# What is the derivative of ln(4x)?

Jun 29, 2015

1/x

#### Explanation:

$y = \ln 4 x$

We have a choice. We can either use the chain rule in the form:
$\frac{d}{\mathrm{dx}} \left(\ln \left(u\right)\right) = \frac{1}{u} \cdot \frac{\mathrm{du}}{\mathrm{dx}}$ OR we can use properties of logarithms to rewrite the function.

Chain Rule Solution

$\frac{d}{\mathrm{dx}} \left(\ln 4 x\right) = \frac{1}{4 x} \cdot \frac{d}{\mathrm{dx}} \left(4 x\right) = \frac{1}{4 x} \cdot 4 = \frac{1}{x}$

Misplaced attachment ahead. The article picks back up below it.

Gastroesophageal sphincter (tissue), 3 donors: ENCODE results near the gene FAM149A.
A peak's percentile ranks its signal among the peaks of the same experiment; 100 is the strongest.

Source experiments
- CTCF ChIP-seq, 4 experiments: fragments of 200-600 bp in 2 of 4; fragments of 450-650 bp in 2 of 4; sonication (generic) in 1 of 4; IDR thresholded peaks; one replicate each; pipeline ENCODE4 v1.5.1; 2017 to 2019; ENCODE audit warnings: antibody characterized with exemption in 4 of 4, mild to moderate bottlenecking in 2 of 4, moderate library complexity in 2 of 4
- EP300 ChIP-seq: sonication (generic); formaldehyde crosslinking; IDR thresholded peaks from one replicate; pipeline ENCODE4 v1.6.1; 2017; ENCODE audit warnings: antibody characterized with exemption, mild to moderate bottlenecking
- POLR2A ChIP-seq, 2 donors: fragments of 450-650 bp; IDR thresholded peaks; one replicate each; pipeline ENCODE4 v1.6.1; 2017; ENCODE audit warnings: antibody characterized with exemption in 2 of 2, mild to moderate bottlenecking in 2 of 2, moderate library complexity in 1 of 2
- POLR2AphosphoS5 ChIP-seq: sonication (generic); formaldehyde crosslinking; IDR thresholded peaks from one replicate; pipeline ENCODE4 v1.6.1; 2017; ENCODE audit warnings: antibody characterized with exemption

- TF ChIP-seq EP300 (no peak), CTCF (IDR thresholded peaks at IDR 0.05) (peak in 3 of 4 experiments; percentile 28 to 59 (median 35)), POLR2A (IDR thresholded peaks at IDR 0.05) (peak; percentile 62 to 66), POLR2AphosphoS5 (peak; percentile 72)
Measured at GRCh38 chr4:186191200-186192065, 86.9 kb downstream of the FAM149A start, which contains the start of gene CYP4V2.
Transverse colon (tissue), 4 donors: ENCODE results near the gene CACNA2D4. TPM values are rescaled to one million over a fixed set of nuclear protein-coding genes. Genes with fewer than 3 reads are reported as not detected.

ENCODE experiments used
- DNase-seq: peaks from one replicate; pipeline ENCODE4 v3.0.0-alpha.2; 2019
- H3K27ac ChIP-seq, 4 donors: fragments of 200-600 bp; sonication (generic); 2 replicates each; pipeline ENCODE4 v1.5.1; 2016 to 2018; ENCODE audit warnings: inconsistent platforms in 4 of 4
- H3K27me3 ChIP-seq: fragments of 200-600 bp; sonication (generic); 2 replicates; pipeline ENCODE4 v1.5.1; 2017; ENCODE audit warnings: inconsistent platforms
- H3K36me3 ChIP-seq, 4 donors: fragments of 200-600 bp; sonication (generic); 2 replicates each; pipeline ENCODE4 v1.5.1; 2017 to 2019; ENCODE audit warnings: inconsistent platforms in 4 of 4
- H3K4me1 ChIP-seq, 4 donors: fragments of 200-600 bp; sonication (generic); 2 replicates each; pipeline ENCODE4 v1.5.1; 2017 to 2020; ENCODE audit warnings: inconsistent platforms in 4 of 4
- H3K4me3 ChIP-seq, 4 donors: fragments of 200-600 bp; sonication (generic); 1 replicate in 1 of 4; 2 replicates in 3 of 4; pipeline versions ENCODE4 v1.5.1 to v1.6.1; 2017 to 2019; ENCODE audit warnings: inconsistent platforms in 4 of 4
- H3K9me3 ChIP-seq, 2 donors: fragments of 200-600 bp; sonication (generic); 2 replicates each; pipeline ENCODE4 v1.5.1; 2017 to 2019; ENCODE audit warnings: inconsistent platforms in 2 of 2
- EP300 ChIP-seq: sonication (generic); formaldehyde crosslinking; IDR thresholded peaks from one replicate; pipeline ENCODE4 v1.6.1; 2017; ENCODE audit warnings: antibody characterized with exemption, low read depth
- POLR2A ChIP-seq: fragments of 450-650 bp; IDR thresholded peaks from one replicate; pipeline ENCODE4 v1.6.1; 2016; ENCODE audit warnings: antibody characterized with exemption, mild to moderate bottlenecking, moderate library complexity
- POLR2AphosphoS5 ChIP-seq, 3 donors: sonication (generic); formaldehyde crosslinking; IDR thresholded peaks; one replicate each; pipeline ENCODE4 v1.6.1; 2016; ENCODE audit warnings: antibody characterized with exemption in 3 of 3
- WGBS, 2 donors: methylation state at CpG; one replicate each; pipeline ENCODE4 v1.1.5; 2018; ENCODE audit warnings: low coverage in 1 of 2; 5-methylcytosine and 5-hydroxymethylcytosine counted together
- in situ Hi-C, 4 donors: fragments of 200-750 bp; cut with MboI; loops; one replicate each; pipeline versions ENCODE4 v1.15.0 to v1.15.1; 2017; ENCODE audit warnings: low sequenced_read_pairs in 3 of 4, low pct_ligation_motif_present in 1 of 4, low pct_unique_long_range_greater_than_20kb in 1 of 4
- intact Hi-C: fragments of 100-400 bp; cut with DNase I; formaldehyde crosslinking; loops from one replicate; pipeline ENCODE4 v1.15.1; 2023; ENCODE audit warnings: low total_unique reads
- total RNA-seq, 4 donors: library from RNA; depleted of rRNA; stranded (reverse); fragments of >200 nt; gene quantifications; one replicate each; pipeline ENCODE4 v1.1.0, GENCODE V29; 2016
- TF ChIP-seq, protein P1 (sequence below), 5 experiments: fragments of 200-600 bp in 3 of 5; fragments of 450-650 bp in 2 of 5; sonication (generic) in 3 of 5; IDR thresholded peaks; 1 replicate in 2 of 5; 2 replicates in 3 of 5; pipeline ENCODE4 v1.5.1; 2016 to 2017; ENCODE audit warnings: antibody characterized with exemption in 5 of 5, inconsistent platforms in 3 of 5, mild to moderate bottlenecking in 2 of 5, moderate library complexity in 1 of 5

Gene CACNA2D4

Rewrite Solution

Use $\ln a b = \ln a + \ln b$, to get:

$\frac{d}{\mathrm{dx}} \left(\ln 4 x\right) = \frac{d}{\mathrm{dx}} \left(\ln 4 + \ln x\right) = \frac{d}{\mathrm{dx}} \left(\ln 4\right) + \frac{d}{\mathrm{dx}} \left(\ln x\right) = 0 + \left(\frac{1}{x}\right) = \frac{1}{x}$

(Note that $\ln 4$ is some constant, hence its derivative is $0$.)